Hidden accomplishments

If there is one thing I’ve learned over years of being involved in politics it’s that most of the news we get — whether from unbiased sources or through the colored lens of right- or left-leaning partisan media — is a superficial collection of gossip and nonsense.

I have more love and respect for journalism than just about any member of the Republican Party, but I think even the most talented and hard-working reporters would admit that the public discourse, driven by the news, is pretty shallow.

But it is hard to blame this entirely on the media when we the news consumers help shape their behavior. How else can you describe Miley Cyrus getting 12 times more Web traffic for stories about her dancing with giant bears and grinding up against Beetlejuice than stories relating to Syria, which involved gas attacks against civilians and children, and a national debate about whether to go to war?

Those in the news business understand what sells papers, drives clicks on websites and gets viewers on television. So it is hard to blame them for focusing on the most absurd stories that attract consumption of news instead of delivering important news. So, really, this is our fault, not theirs.

In Maine, as it relates to the administration of the current governor and his political party, we have seen this up close and personal for three years now. The Portland Press Herald writing a story about the governor making an obvious (if macabre) joke about blowing up some electrons in a flight simulator game whips up outrage among the governor’s opponents, while generating anger and defensiveness among his supporters. The result? Jackpot for the news organization.

Rinse, wash, repeat. This is the modus operandi when it comes to just about any story involving the governor.

Were that same paper to write a story about Maine’s falling unemployment rate, or the savings produced by government reform, the collective sound of crickets would likely result.

So instead of stories about what a person or party is actually doing with the power they were entrusted with, we get stories about this remark and who is angry about it, or that gaffe and who makes fun of it, or that person who throws that person under the bus, or why this person secretly hates that person.

So what are we missing?

Well to start, we are missing what is actually happening in government. Outside of a few sensational cases (budget veto, et al), what laws are passed, and what actions are taken by the people elected to go to Augusta are simply not covered.

For instance, the recently ousted Republican majority in the Legislature, together with the governor, made significant changes to Maine’s Temporary Assistance for Needy Families program.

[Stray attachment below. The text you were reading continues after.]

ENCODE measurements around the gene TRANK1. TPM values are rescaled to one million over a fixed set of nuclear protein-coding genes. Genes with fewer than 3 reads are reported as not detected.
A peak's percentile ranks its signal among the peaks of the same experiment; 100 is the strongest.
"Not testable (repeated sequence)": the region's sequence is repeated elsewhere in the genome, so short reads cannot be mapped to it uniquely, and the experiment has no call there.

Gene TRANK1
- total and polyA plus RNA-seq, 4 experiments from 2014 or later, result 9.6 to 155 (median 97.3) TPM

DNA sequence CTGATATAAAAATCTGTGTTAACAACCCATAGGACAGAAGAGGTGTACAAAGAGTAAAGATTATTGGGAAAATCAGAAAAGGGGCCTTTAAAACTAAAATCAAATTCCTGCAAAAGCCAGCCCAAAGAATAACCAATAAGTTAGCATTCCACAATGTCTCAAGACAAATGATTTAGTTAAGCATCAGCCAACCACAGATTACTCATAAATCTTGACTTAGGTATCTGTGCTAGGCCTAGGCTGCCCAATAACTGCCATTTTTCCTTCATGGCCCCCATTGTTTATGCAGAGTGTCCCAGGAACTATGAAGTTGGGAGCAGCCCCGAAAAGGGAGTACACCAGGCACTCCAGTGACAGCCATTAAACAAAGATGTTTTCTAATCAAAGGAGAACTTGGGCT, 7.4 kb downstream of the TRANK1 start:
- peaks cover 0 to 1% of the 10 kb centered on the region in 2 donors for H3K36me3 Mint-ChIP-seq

For years, moderates and liberals in the state — not the chattering class of politicians, mind you, but actual, real people — would complain almost as loudly as conservatives about waste in the welfare system. I have family members who spent some time in low-income housing, and were on welfare, and one of the things that always struck me was that the complaints about the system were loudest when I would spend time there.

People would see their neighbors take what was supposed to be a helping hand to get back on ones’ feet and turn it into a lifestyle. Prior to the Republican takeover in Augusta, Maine was one of only seven states to have no lifetime limit on these cash welfare benefits. Everyone knew it, and everyone felt it was ridiculous, yet nothing changed.

Until 2011, of course, when Republicans in the Legislature capped TANF eligibility at five years. A portion of the savings from that small change went into funding job programs across several government departments, helping Mainers move from welfare to work.

We’ve also missed entirely that Maine’s unemployment rate has dropped from 8 percent when the governor and Republican Legislature were sworn in, to 6.8 percent today.

Those are just a couple small examples. There is more, and most people are entirely unaware. I hope that changes.

Everyone in the Augusta political machine will be up for election again in 2014, from the governor on down. The optimist in me would like to think that voters will respond to actual facts about what our leaders do (and do not do) in office and make their judgments accordingly.

A real examination would show four decades of business as usual by the Democrats, and a real record of accomplishment by the Republicans, followed up by more of the same from current Democratic power brokers once again.

If only those were the criteria upon which we decided elections. Alas.

Matthew Gagnon

About Matthew Gagnon

Matthew Gagnon, a Hampden native, is a Republican political operative. He serves as the Director of Digital Strategy for the Republican Governors Association, and has previously worked for Senator Susan Collins and the National Republican Senatorial Committee.